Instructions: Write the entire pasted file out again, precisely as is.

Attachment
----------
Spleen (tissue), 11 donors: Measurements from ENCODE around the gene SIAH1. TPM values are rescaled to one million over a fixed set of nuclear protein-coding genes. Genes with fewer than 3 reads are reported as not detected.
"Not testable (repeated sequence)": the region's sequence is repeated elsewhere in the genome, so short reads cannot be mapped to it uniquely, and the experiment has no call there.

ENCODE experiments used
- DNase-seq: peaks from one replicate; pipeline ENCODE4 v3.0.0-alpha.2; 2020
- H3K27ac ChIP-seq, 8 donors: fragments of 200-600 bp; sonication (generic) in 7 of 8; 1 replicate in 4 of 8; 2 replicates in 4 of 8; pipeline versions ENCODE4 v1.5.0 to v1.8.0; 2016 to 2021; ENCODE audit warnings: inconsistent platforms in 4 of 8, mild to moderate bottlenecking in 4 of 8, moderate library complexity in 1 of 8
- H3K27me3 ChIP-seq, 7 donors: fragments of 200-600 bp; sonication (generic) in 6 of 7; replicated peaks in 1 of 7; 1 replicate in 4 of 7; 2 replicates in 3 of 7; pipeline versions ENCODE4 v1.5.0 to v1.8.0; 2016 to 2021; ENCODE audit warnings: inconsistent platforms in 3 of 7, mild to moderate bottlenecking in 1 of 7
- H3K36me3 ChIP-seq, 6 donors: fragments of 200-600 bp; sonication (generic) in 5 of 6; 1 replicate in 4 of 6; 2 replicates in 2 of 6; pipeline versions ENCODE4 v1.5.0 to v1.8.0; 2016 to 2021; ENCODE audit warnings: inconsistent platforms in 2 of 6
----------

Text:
Spleen (tissue), 11 donors: Measurements from ENCODE around the gene SIAH1. TPM values are rescaled to one million over a fixed set of nuclear protein-coding genes. Genes with fewer than 3 reads are reported as not detected.
"Not testable (repeated sequence)": the region's sequence is repeated elsewhere in the genome, so short reads cannot be mapped to it uniquely, and the experiment has no call there.

ENCODE experiments used
- DNase-seq: peaks from one replicate; pipeline ENCODE4 v3.0.0-alpha.2; 2020
- H3K27ac ChIP-seq, 8 donors: fragments of 200-600 bp; sonication (generic) in 7 of 8; 1 replicate in 4 of 8; 2 replicates in 4 of 8; pipeline versions ENCODE4 v1.5.0 to v1.8.0; 2016 to 2021; ENCODE audit warnings: inconsistent platforms in 4 of 8, mild to moderate bottlenecking in 4 of 8, moderate library complexity in 1 of 8
- H3K27me3 ChIP-seq, 7 donors: fragments of 200-600 bp; sonication (generic) in 6 of 7; replicated peaks in 1 of 7; 1 replicate in 4 of 7; 2 replicates in 3 of 7; pipeline versions ENCODE4 v1.5.0 to v1.8.0; 2016 to 2021; ENCODE audit warnings: inconsistent platforms in 3 of 7, mild to moderate bottlenecking in 1 of 7
- H3K36me3 ChIP-seq, 6 donors: fragments of 200-600 bp; sonication (generic) in 5 of 6; 1 replicate in 4 of 6; 2 replicates in 2 of 6; pipeline versions ENCODE4 v1.5.0 to v1.8.0; 2016 to 2021; ENCODE audit warnings: inconsistent platforms in 2 of 6